OKAY.  Maybe a bit of that was hyperbole, fantasy, or made up…and maybe a whole lot of “Down A Quarter” is obviously about Agent Orange, current occupant of The White House.  Of course, like all-things-CRD, there is a whole lot more to it than such a simplified subject – in fact, he turns the spotlight right onto us all when he sings “Here’s a little thought for food/We are the fake news, dude” and outright exposes our own role in the spread of disinformation in today’s world.  Whether it’s an opinion spread in person, on the internet, or through the bleak indifference of an emoji, The Key Of Green goes on to skewer society in all kinds of ways throughout the lyrics of “Down A Quarter,” presenting ya with one of the most topically relevant cuts on the record that shows how real life can bleed right into the art we create and become a true reflection of the times we’re living in.  Charles Ryan will also do his own take on the ‘Jack Be Nimble’ nursery rhyme…which is honestly another brilliant idea to have included here; not only does it completely fit, but the very concept of including a nursery rhyme in a song that deals with Trump goes that much further to make its point about the numbskullery of its main target.  Between the vibrant energy radiating from the drums, the mix of direct & poetic lyricism, and the sheer amount of personality in the guitars supplied by Wooley, particularly when he lights up the fretboard around the 1:15 mark…again, it’s undeniable that The Key Of Green is givin’ ya a whole lot to appreciate.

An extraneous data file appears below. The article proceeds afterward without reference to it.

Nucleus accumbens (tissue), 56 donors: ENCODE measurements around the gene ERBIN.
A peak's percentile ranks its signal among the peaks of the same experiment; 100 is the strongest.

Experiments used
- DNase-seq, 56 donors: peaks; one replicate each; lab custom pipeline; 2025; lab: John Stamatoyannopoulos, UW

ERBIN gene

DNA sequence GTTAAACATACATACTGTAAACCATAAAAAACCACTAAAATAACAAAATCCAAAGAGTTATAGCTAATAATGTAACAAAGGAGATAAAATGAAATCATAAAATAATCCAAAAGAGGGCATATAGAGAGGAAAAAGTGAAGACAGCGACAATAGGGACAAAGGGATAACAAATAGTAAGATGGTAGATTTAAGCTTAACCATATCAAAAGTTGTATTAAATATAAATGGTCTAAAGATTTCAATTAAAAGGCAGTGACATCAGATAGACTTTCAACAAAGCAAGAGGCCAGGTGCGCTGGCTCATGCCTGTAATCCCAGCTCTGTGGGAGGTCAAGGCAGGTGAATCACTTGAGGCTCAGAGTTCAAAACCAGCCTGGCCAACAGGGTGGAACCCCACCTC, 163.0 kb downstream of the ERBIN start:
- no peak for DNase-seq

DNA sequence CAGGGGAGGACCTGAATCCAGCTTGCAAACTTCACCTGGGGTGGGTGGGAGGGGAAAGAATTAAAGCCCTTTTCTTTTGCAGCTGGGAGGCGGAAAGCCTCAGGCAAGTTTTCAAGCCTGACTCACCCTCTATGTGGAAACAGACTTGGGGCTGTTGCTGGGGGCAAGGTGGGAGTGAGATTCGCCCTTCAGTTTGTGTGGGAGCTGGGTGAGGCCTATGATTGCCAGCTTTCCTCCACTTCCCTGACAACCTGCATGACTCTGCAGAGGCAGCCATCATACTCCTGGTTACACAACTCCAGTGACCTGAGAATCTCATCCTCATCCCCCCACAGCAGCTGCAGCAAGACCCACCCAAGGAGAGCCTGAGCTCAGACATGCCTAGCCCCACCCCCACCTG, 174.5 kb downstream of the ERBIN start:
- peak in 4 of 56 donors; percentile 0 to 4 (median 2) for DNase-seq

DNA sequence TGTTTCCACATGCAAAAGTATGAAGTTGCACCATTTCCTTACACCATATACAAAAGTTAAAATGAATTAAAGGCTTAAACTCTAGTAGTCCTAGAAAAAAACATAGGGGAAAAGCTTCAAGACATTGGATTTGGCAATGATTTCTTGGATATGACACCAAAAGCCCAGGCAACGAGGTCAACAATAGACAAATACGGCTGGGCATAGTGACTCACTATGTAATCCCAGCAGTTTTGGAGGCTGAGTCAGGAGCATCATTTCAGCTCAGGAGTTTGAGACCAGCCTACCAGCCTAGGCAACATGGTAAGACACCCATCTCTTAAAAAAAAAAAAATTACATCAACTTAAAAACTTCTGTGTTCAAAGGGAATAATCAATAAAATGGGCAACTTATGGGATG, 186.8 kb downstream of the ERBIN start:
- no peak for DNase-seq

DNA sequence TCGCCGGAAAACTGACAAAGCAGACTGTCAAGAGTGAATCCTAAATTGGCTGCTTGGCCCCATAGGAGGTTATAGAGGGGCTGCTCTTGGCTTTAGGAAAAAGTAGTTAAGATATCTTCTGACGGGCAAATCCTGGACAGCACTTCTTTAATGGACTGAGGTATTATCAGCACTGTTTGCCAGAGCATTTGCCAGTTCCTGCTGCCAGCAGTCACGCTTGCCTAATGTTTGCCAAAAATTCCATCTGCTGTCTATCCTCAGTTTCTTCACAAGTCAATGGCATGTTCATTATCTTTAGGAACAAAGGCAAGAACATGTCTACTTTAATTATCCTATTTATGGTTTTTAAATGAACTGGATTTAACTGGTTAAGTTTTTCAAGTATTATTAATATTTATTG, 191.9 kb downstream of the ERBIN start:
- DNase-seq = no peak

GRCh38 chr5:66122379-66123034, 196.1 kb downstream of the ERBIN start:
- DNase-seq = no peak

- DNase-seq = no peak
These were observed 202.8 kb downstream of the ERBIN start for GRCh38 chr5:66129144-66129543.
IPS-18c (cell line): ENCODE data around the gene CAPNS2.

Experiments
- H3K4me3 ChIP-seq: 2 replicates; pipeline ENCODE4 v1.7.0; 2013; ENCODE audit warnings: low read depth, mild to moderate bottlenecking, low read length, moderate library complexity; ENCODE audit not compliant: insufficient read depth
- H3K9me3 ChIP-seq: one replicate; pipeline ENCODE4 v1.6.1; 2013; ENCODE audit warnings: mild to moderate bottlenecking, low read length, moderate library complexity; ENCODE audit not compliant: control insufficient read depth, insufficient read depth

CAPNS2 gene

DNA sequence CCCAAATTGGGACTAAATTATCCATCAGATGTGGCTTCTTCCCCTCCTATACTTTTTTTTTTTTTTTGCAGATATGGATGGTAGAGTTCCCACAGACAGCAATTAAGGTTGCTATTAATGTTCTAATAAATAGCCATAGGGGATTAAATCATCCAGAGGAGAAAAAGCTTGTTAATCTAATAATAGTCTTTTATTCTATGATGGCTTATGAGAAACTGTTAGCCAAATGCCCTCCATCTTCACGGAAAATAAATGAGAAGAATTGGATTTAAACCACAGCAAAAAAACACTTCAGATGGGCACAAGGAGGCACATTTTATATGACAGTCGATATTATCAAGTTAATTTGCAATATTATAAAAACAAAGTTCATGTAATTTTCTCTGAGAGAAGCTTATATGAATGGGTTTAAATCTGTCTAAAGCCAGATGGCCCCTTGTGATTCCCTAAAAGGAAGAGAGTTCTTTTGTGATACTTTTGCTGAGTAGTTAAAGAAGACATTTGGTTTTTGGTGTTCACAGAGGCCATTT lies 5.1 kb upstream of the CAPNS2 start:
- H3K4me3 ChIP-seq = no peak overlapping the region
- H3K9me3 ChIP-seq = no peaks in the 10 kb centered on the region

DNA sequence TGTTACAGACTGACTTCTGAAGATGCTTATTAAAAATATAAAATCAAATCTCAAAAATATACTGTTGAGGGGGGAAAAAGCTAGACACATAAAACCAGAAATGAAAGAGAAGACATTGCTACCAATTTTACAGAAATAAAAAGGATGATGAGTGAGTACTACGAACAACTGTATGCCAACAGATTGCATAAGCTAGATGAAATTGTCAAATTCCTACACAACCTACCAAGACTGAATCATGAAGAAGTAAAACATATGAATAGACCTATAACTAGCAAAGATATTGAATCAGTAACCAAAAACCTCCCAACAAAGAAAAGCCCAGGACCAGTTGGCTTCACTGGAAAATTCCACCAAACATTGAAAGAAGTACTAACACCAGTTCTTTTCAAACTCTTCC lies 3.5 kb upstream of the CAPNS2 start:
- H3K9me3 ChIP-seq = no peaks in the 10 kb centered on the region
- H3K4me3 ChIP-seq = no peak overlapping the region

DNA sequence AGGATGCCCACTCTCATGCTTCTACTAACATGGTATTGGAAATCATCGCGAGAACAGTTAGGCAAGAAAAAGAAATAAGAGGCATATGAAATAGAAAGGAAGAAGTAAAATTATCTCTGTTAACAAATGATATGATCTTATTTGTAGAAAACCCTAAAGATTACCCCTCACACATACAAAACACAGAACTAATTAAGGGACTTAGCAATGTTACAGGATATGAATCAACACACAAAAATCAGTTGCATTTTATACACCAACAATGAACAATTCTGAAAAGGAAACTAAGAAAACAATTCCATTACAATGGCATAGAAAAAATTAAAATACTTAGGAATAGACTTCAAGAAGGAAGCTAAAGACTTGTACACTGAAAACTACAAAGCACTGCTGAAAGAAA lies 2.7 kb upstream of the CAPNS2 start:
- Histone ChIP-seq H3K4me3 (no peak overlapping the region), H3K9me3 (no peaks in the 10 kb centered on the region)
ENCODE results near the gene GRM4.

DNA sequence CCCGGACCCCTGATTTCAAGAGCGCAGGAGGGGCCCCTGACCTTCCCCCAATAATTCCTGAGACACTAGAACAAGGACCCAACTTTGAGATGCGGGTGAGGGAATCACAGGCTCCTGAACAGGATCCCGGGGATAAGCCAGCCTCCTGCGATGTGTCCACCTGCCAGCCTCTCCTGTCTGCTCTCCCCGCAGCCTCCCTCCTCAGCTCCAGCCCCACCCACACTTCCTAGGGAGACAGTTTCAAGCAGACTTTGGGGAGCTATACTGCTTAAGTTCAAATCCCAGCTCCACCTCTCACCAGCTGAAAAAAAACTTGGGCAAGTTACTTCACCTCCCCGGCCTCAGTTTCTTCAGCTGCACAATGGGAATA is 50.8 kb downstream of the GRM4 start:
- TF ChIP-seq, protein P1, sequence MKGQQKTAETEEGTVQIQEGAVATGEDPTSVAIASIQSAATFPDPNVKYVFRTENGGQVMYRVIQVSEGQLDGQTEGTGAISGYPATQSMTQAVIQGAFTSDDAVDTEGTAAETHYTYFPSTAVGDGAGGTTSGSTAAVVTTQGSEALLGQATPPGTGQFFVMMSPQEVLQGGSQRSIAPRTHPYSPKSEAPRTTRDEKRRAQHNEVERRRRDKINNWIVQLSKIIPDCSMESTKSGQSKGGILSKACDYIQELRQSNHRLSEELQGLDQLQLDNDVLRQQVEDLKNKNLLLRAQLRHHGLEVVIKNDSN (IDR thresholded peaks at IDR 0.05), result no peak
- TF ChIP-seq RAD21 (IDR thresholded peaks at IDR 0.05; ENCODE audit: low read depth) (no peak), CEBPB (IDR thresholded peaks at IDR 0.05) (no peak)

Jerry was a racecar driver when I grew up.  Now in the world according to Davis, “Jerry bought a car he can’t afford” – my how times have changed eh?  Alright…”Homicidal Sole” has nothing to do with Primus, other than a similar tongue-in-cheek humor in the song’s title, but it seemed like a nice segue to write in here anyway.  The Key Of Green pounds into this cut, then immediately relents into a chilled-out vibe, before exploding into the bliss of distorted chords and bending lead-notes…then drifting into the space of the breakdown before ramping up the energy all over again…you get the point – lots goin’ on for this duo once again throughout “Homicidal Sole.”  Knowing Charles Ryan just a little bit better than some out there might, I can tell ya he’d get a kick out of the fact I can actually relate to this song on the strangest of levels…I have in fact, had a “Homicidal Sole” of my own at one point.  CRD singing “Soaking up the sun before it gets too cold/I step on an insect, homicidal sole” fully reminded me of one of the most defining moments of my childhood, where I slowly lowered my foot onto a grasshopper in grade three, daring the tiny creature to do the right thing, figure it out, jump to freedom, and survive.  It did not.  The first tear from my face likely coincided with the crunch of the grasshopper beneath my foot as I realized the horror of what I had done…no matter how small it was, it still felt like I had needlessly taken a life that day.  And quite obviously from the fact that I still remember that moment as clear as if it were yesterday, it taught me to be better than that…and yes, I cried about it all the way home; I was a sensitive kid perhaps, but c’mon…however ya learn this lesson of life & death, it’s an important one to lock down tight & understand, wouldn’t ya say?  Loved the groove The Key Of Green ends up in towards the two-minute mark & just after it passes…excellent vocal rhythms from Charles Ryan in the hypnotic repetition of the hooks, absolutely fantastic guitar notes bending in every direction from Evan…and the final moments of deconstruction made for a great surprise as the duo breaks it down after a majorly tight experience throughout the entire song, and falls apart piece by piece purposely.